In her first 10 games, Clark scored more than 150 points and had more than 50 rebounds and 50 assists, a feat previously accomplished only by Ionescu in WNBA history. She also became the first rookie and only the fourth player ever in the league to record 30 points, five rebounds, five assists, three steals and three blocks in a game, joining Taurasi, Stewart and Angel McCoughtry.

Just hours before she found out she wasn’t going to be on the Olympic team, Clark made a WNBA rookie record-tying seven 3s and scored 30 points in front of the largest WNBA crowd in 17 years: 20,333 in D.C., more than double the crowd Chicago drew the night before in the same arena. She became the first player in WNBA history with 200 points and 75 assists in her first 12 career games.

And then USA Basketball dumped her.

Clark has done all of this while facing the fiercest defensive pressure statistically in the league. No one has received the kind of attention she has as a rookie. She is not the best player in the league, but she’s clearly the most important.

Never given a real chance to try out — USA Basketball preposterously scheduled her tryout during the Women’s Final Four, when she was leading Iowa to the national title game for a second consecutive season — Clark now has been told by the U.S. national governing body of basketball one simple word: No.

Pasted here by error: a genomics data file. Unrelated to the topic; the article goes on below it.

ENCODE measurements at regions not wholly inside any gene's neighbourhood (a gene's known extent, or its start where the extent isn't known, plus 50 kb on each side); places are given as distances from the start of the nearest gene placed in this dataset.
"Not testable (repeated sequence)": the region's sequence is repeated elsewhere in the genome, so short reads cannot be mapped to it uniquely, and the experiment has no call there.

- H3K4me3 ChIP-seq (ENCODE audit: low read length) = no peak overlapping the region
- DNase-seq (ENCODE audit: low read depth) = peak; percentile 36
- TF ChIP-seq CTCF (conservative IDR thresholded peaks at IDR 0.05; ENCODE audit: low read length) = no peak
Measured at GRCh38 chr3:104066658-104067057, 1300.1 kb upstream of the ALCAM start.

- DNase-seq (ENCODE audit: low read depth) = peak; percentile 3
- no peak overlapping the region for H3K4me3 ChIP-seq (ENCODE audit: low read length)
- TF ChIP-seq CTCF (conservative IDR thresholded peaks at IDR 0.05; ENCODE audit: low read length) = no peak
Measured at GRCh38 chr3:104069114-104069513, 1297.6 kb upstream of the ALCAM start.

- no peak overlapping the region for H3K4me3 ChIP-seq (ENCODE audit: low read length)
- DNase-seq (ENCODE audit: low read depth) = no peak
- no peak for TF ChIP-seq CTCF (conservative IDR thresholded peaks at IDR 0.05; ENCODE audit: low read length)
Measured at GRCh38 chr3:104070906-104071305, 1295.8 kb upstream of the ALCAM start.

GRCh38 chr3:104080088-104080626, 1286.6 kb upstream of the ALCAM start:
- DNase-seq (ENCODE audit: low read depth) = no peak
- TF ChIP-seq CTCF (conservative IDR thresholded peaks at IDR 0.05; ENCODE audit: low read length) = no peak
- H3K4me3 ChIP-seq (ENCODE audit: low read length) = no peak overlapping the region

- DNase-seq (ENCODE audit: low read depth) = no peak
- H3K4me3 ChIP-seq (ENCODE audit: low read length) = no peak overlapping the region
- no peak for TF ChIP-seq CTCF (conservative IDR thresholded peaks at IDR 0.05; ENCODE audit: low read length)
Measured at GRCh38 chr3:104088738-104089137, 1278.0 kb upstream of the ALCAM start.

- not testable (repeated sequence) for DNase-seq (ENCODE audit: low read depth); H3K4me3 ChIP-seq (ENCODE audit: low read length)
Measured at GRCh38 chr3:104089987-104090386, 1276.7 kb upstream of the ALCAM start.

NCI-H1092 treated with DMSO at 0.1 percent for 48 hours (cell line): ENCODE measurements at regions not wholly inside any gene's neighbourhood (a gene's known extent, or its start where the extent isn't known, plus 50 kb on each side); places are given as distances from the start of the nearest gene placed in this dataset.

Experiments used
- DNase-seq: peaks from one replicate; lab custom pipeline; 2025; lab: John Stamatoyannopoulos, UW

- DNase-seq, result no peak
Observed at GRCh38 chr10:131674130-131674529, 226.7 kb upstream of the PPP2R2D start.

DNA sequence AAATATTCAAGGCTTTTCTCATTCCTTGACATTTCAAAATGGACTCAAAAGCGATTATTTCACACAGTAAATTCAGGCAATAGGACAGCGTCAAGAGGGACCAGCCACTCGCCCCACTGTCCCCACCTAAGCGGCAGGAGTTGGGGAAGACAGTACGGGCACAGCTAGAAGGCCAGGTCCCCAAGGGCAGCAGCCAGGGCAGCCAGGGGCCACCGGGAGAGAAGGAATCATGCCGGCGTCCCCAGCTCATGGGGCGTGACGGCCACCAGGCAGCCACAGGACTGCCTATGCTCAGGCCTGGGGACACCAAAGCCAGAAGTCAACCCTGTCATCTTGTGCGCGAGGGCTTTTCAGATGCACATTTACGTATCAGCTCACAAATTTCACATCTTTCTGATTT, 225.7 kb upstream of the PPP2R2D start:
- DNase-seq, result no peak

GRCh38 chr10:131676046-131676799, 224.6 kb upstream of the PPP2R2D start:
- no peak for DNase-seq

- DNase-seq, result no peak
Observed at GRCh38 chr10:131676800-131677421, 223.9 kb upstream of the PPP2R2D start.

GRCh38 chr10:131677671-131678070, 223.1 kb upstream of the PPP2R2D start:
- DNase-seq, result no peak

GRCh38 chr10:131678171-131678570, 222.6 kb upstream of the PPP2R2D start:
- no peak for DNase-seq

No, Caitlin Clark, we don’t want you on our Olympic team.

I’ve seen some bad team and athlete selection decisions in the 40 years I’ve covered the Olympics, but this is the worst by far. Then again, we probably shouldn’t be surprised. As we’ve known for years, the last amateurs left in the Olympic Games are the people running them.

This article originally appeared on Indianapolis Star: USA Basketball shoots airball with its Caitlin Clark Olympic team snub